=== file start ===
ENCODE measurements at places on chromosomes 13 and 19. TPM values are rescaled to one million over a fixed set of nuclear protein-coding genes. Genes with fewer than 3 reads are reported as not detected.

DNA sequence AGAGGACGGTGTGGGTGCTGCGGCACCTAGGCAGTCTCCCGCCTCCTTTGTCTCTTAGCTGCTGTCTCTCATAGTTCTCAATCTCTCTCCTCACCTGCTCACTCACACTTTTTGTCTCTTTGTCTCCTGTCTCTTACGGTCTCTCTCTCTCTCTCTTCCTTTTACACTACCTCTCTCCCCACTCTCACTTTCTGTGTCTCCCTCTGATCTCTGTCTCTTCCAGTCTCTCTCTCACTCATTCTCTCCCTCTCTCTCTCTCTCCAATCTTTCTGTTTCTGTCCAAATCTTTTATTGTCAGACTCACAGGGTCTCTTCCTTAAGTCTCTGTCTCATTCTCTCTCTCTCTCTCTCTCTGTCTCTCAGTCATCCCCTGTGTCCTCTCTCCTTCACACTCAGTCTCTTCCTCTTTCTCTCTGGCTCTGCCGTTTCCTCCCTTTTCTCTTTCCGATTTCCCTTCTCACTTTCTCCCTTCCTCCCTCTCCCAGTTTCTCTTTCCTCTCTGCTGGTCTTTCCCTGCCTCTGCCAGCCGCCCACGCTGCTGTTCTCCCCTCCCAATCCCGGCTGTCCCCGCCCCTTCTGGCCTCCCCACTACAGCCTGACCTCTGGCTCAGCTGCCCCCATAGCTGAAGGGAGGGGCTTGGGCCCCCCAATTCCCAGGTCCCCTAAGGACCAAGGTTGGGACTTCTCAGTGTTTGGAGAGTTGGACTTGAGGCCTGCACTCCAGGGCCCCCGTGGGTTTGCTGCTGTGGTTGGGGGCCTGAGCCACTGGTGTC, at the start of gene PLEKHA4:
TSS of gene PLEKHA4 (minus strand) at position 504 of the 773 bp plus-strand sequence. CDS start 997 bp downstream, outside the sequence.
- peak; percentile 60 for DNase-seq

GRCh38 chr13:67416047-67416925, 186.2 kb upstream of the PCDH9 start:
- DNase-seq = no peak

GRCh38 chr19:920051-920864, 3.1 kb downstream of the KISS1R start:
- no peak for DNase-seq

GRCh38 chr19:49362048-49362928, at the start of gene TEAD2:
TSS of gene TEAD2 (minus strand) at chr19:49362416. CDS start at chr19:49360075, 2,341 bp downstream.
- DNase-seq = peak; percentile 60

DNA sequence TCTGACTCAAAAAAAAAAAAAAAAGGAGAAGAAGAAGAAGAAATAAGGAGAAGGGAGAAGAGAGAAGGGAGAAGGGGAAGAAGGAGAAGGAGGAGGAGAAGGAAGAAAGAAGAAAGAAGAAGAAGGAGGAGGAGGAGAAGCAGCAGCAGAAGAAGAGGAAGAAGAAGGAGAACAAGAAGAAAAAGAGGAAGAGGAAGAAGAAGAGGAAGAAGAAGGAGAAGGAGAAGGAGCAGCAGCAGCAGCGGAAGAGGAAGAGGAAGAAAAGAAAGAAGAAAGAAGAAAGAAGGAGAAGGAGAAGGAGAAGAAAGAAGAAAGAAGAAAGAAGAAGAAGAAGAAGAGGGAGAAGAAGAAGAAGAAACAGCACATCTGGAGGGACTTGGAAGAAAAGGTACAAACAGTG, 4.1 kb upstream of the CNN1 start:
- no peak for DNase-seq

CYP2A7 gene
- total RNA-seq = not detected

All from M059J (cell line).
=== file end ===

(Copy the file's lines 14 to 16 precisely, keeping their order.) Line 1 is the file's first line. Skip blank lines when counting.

CYP2A7 gene
- total RNA-seq = not detected

All from M059J (cell line).